Am I destined to be out on a lonesome limb as the only one who thinks that our "public servants" and paid staff have become desensitized when it comes to spending OPM, and that they start off with "grandiose" as a minimum concept?

Yup, I think I am. But should you feel sorry for me in my loneliness, you could always post a comment, or even better, decide to ask some questions.

Not at any public meetings, though. You won't get any answers, and you could well be gaveled down for a breach of decorum.

And directed to publicly apologize for the TV cameras. And then you'd be a laughing stock.

Rest easy, though; it can be fun.

Record Low on 9/11 (and I'm not talking weather)

Its failings notwithstanding, there is much to be said in favor of journalism in that by giving us the opinion of the uneducated, it keeps us in touch with the ignorance of the community.
Oscar Wilde

It’s always a good idea to believe everything you read in the papers; it makes them so much more interesting. Author undetermined.

In an extraordinary combined display of duplicity, irresponsibility, insensitivity, and horrible judgment, our local newspaper yesterday ran a commentary called “A skeptic’s view of the 9/11 attacks,” by Steven Shaw of Brunswick.

In his “truther” essay, Shaw asserts:

“To probe the facts of that day is to discover abundant evidence of a fraud of mind-boggling proportions: that a faction within our own government must have been central to the planning and execution of the attacks.”

In so doing, Shaw joins ranks with Van Jones, the recently departed “Green Jobs Czar” in the Obama administration, and with untold millions who are willing to strain credulity beyond all human limits and dismiss what more lucid thinkers consider common sense. But when your very self-image depends on proving that George Bush and Dick Cheney are first cousins of Lucifer, you’ll grasp at any straw.

I’m reminded of September 12, 2001; the day after the attack. On that day, in the midst of great national fright, the Times Record ran a letter by Rosalie Tyler Paul, a leader in the local PeaceWorks coalition. In her letter, Tyler Paul confidently stated that the attack was our fault, (and as I recall, that we deserved it.)

I was taken aback by the clearly unsubstantiated claim, but even more, by the Times Record publishing such a toxic and insensitive letter while bodies were still being pulled from the wreckage. That single event elevated my view of the Times Record to a new low. It opened my eyes on their editorial policy and the local zeitgeist in a way that is permanently burned in.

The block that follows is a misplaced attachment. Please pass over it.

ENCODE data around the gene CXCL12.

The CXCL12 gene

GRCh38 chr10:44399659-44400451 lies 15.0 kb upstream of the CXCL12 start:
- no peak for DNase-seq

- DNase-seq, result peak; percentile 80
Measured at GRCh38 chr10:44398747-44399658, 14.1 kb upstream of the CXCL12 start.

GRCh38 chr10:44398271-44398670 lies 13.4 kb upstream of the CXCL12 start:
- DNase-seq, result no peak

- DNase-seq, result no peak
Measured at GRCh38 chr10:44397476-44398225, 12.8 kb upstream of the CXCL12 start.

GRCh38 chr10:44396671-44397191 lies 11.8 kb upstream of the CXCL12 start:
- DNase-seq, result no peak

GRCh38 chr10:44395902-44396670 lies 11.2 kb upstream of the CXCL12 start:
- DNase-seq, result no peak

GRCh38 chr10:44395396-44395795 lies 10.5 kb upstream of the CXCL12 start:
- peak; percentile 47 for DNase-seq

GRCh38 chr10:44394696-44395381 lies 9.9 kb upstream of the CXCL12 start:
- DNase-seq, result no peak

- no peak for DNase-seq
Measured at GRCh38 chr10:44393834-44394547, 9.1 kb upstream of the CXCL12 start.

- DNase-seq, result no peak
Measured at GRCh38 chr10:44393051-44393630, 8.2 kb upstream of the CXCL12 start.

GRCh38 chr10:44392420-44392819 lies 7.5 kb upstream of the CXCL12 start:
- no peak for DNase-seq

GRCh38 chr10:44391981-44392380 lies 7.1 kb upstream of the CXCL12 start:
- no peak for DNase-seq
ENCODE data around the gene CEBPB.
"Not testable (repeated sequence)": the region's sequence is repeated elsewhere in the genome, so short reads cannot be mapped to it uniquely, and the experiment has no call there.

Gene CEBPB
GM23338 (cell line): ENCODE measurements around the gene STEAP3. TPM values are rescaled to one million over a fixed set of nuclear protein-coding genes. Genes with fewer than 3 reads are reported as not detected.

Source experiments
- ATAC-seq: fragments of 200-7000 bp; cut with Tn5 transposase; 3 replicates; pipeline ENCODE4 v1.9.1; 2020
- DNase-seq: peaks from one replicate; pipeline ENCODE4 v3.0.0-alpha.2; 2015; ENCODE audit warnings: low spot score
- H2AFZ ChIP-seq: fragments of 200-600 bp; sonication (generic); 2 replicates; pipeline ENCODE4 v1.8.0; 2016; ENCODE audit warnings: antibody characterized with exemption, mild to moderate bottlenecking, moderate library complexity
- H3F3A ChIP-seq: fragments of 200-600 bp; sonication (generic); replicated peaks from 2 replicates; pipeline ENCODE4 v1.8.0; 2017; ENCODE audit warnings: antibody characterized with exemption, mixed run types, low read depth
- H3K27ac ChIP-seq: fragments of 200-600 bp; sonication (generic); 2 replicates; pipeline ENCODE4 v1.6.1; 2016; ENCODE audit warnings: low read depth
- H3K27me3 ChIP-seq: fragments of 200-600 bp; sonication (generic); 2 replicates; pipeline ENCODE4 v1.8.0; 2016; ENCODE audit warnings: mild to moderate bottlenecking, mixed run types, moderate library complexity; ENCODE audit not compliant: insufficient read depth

I've had many items published in the Times Record, and often they have demanded that I document or otherwise substantiate my assertions. Most recently, on the last item I wrote on Oxford Aviation, they came at me from all levels in the organization to challenge my effort.

From this experience, I was supposed to take away that they are scrupulous and diligent in making sure that anything they publish, specifically on the op-ed page, is ‘vetted’ for accuracy before publishing.

What a crock, if you’ll pardon a bit of “other side” language. I could cite case after case of official/professional/paid columns (Doug Rooks, various members of our Legislature, Paul Krugman, and others) where “healthy journalistic skepticism” was still putting on its pants when the paper went to the presses. And if you are a citizen or public contributor whose values and claims align with the editors, skepticism can’t even find its pants, let alone put them on.

The double standard is indisputable to anyone who reads critically and has had experience knocking heads with the editors and the “editorial board.”

That said, running Shaw’s piece in the prized central position on the “weekend edition” op-ed page, and on the very anniversary of the event, demonstrates an especially insensitive “in your face” attitude on the part of the editors. I can imagine many readers turned to the page while watching news coverage of the poignant memorial events taking place on the anniversary of this tragic event. How thoughtful of the Times Record to run an item that spit in their face, in a manner of speaking, as their hearts ached for those who were lost.

I have no doubt that in this area, there will be throngs who disagree with me, because they agree with Shaw. For my money, however, this is a new low in journalistic ethics and judgment at the Times Record.